Responses by Eduardo Balloussier and Luiz Guimarães, creatives, FCB Health
Background: Today, gay and bisexual men around the world are banned from donating blood. Many countries allow donation only after men promise to be celibate for one full year (a defacto lifetime ban). Working with the New York City–based nonprofit and community-based AIDS service organization Gay Men’s Health Crisis (GMHC), “Blood Equality: Blood Flags” fights this discriminatory focus that tells gay and bi men they are not worthy. It’s time for science—not stigma—to rule.
Reasoning: To shine a light on the discrimination gay and bi men face all over the world. Our message: picking and choosing certain LGBTQIA rights while ignoring others is not actual support. For example, 26 countries support marriage equality, yet only five countries allow gay and bi men to donate blood without a celibacy deferral. “Blood Flags” was created to unify people around this issue.
Challenges: Raising awareness about a not-quite-top-of-the-list LGBTQIA issue. But we passionately believe that a little bit of discrimination is unacceptable, and can have chilling effects.
Favorite details: FCB Health and the GMHC have been fighting the blood ban for more than two years. Blood Equality has been massively successful as an effort, sparking attention, and being featured at the Civil Rights Institute in Birmingham, Alabama. And, we have helped generate the scientific partnership we desired, forming a Medical Advisory Board that today includes the U.S. government. Its goal is to generate the scientific debate and research required to overturn the ban.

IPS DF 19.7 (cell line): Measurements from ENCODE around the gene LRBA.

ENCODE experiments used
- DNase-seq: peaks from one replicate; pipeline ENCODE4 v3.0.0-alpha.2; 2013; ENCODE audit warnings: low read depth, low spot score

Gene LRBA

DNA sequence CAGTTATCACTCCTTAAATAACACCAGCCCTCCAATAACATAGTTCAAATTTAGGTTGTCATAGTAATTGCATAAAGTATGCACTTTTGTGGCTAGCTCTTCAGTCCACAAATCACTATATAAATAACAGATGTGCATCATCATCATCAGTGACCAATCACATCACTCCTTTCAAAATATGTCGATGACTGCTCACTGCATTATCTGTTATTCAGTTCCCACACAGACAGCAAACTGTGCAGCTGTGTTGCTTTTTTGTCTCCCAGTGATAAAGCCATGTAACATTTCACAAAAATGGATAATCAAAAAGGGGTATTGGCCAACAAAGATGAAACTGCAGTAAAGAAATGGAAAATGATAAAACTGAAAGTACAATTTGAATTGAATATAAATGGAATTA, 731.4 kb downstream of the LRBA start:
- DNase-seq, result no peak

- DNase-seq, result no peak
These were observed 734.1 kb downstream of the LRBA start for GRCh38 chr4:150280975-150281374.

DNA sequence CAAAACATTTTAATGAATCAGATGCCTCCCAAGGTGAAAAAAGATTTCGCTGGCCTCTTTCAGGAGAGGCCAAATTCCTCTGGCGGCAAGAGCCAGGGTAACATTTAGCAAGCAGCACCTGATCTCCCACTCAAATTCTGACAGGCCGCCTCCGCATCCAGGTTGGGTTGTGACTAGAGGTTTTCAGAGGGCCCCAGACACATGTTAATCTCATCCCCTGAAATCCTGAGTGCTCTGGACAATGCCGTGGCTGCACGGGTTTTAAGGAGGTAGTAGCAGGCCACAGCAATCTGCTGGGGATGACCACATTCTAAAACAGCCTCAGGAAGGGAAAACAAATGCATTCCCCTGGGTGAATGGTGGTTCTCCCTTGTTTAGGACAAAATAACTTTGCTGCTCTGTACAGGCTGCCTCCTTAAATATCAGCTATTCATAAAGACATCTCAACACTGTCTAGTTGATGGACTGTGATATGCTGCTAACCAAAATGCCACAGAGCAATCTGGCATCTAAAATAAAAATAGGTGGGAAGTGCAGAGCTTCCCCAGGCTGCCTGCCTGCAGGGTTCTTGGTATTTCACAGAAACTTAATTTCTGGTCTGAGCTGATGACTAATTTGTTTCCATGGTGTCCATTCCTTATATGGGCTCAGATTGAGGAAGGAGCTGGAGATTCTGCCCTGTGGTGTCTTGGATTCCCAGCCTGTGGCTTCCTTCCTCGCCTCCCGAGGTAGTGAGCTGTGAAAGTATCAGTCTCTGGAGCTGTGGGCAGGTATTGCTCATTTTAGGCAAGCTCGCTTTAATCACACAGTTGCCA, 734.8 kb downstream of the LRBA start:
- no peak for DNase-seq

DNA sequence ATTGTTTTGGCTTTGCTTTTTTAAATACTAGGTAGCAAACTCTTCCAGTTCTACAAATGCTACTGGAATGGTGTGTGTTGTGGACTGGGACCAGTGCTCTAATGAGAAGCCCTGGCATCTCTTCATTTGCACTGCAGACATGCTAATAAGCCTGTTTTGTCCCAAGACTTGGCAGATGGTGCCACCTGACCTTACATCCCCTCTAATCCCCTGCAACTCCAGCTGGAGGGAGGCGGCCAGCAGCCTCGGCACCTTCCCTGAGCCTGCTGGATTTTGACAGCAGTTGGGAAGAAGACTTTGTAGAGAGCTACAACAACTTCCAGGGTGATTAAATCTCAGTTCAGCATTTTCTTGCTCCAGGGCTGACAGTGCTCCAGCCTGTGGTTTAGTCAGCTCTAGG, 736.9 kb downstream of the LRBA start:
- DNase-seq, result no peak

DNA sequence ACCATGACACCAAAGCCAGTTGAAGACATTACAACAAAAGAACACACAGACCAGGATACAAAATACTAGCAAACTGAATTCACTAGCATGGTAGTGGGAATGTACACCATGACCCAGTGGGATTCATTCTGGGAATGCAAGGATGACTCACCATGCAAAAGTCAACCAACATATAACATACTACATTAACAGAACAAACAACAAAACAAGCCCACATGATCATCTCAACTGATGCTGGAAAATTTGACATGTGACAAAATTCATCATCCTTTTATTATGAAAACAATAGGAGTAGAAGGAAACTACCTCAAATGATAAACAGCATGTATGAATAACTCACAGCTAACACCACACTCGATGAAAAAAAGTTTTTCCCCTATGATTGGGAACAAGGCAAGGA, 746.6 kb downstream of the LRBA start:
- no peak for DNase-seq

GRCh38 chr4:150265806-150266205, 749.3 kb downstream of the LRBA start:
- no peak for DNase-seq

Visual influences: The pride flag was the centerpiece of our team’s inspiration. The colors are meant to symbolize and unify, yet the colors of the country flags in which LGBTQIA men remain stigmatized sits in sharp contrast to the strength of the pride flag. While each of the individual country flags are shaped like a blood bag, the exposed thread and stitching help show the hypocrisy of “kind of” LGBTQIA support.
Anything new: As we looked towards this year’s World Blood Donor Day on June 14, 2018, we realized that this issue remained largely in the shadows. We were surprised that a truly global view of seemingly “local” issues was never developed. Discrimination is, unfortunately, something experienced around the globe. We decided to leverage the print ads to try and raise more attention for those impacted everywhere.